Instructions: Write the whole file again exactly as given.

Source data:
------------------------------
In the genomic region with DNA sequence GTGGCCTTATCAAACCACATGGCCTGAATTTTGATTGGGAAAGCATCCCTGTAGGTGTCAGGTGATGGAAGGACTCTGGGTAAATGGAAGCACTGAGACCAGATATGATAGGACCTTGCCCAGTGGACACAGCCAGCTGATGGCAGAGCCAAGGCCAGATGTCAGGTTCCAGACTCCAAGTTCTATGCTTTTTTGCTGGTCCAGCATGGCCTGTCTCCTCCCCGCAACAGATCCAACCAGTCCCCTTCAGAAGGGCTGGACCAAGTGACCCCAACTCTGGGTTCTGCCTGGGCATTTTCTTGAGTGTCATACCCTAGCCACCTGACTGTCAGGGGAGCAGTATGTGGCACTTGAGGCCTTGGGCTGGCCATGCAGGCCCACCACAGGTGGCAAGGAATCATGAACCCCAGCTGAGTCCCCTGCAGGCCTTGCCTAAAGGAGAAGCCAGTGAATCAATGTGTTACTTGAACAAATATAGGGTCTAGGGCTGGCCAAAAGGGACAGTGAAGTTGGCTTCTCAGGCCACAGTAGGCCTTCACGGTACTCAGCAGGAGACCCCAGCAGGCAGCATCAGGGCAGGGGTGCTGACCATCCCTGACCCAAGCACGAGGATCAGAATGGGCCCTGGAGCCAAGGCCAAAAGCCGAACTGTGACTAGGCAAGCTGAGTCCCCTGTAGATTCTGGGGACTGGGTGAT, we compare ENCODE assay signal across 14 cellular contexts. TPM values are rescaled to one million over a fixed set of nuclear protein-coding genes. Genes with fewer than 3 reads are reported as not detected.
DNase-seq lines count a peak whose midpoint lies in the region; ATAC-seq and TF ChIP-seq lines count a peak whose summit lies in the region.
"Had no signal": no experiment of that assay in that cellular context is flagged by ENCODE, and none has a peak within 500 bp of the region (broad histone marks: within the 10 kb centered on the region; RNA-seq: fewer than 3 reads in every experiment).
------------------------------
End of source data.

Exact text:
In the genomic region with DNA sequence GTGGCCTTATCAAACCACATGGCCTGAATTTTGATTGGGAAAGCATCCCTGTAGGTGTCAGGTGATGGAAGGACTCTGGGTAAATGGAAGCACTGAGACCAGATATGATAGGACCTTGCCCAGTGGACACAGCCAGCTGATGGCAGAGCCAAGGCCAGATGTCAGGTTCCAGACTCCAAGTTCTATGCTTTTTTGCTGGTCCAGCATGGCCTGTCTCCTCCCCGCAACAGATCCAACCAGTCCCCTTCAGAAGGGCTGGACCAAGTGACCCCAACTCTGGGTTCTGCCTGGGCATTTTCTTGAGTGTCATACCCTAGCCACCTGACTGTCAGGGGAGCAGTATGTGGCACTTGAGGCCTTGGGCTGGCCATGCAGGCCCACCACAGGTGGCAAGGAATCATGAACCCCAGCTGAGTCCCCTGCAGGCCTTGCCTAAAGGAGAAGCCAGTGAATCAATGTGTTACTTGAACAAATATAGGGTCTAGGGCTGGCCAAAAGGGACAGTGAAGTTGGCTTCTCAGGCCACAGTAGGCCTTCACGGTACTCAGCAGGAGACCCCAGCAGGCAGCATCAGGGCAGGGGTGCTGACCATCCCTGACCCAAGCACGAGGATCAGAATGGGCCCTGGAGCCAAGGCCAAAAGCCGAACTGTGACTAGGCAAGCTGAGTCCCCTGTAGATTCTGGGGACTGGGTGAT, we compare ENCODE assay signal across 14 cellular contexts. TPM values are rescaled to one million over a fixed set of nuclear protein-coding genes. Genes with fewer than 3 reads are reported as not detected.
DNase-seq lines count a peak whose midpoint lies in the region; ATAC-seq and TF ChIP-seq lines count a peak whose summit lies in the region.
"Had no signal": no experiment of that assay in that cellular context is flagged by ENCODE, and none has a peak within 500 bp of the region (broad histone marks: within the 10 kb centered on the region; RNA-seq: fewer than 3 reads in every experiment).